Editorial: Why Japan's Electricity Crisis Matters
You may not read about it on the front page of the newspapers, but Japan is undergoing a second electricity crisis. The first took place last spring and summer after the Fukushima earthquake, tsunami, and subsequent meltdown of multiple nuclear power plants. That power crisis mostly affected Tokyo and northern Japan. This second crisis affects all of Japan, and it has implications for the United States (and the world) at many different levels.
From an energy perspective, Japan is (at least temporarily) abandoning nuclear power—30% of its generating capacity—and replacing it with conservation and still-to-be-determined alternative sources. No country has faced such a rapid transition, so Japan's successes and failures will be a lesson to us as we contemplate an exit from nuclear (or perhaps even coal). In the short run, Japan has switched to older oil- and gas-fired power plants, leading to a jump in oil and liquified natural gas (LNG) imports. Those increased imports have nudged up the prices you pay for oil and gasoline. Ironically, the facilities that the United States was building to import natural gas may now be used to export LNG to Japan and other countries hungry for clean fuels. That’s another reason natural gas prices in the United States won’t fall as much as you may have been led to believe.
Electricity conservation will also be used to balance the grid in the short term, and it is this aspect of the crisis that should most interest Home Energy readers. Last year the shortages were concentrated in Tokyo, and Tokyo residents successfully cut demand by almost 15%. This year, nearly all regions of Japan will have inadequate capacity during the summer peak, though ironically, Tokyo is in the best shape this year. Watch for blackouts in Kansai.
The responses to last year’s shortage are already being felt globally. For example, sales of LEDs skyrocketed when both residential and commercial customers scrambled to cut demand while maintaining high-quality illumination. Tokyoites were willing to pay a premium because they were more concerned about meeting their target reductions than about finding cost-effective solutions. As a result, increased sales have pulled LED prices down the cost curve at least a year faster than expected. This translates into LEDs that are cheaper for U.S. customers. Just as important, fixture designers have been linking those LEDs to wireless controls in ways that adjust output to actual lighting needs. Japan now expects to fully replace CFLs by 2030, with a large fraction of illumination supplied by an entirely new technology—organic LEDs.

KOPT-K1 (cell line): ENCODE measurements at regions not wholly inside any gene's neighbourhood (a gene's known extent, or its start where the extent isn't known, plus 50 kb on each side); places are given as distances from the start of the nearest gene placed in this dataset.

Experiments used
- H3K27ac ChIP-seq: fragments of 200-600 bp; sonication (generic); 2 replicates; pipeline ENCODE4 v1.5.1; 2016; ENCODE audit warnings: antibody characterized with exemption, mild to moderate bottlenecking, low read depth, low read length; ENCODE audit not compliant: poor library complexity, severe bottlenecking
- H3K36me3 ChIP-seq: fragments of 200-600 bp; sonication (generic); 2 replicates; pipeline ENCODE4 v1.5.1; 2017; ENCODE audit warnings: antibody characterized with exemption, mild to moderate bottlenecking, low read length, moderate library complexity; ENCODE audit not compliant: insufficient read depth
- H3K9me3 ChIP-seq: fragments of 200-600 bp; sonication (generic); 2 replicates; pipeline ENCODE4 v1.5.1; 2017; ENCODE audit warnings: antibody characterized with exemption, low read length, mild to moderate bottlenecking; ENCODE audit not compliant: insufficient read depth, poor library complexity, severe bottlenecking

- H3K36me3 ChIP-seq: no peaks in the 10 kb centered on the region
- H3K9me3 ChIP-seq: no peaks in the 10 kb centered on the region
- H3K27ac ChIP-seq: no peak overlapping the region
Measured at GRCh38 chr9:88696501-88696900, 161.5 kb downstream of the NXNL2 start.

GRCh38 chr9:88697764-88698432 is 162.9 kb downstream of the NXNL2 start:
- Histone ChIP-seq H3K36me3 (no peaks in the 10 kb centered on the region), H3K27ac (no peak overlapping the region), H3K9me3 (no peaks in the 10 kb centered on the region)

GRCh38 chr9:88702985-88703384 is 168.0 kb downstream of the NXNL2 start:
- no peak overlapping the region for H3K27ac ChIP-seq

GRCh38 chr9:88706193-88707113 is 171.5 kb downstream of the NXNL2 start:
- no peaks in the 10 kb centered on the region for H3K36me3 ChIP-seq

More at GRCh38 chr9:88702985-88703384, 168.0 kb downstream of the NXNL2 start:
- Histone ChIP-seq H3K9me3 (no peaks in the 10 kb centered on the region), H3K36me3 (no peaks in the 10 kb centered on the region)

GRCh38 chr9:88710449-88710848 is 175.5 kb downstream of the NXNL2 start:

To save air-conditioning energy and peak power, Japanese offices and homes now operate at higher thermostat settings. The ever-creative fashion designers in Tokyo have developed new textiles and clothing styles to help the Japanese keep their cool at higher indoor temperatures. Those highly breathable fabrics will no doubt soon appear in American specialty stores and then perhaps in Walmart. Japanese consumers are also buying PV to reduce their demand for grid-supplied electricity. This won’t lower the price of PV—that’s mostly determined by China—but you may eventually see new types of installations or components. Japanese utilities typically require PV users to install batteries; this raises the price but it is also stimulating different types of PV packages and connected appliances. There are dozens of other energy-saving gadgets, ranging from clever to silly, some of which will successfully cross the Pacific.
A political deadlock prevents Japan from committing to either a nuclear or a renewables solution. The central government and industry leaders believe in nuclear power as the only feasible choice, while much of the public has lost faith in the utilities and the institutions that regulate them. Many of the same trends are visible in the United States. But one thing is clear: The Japanese crisis will be the mother of many new and ingenious ways to save electricity.
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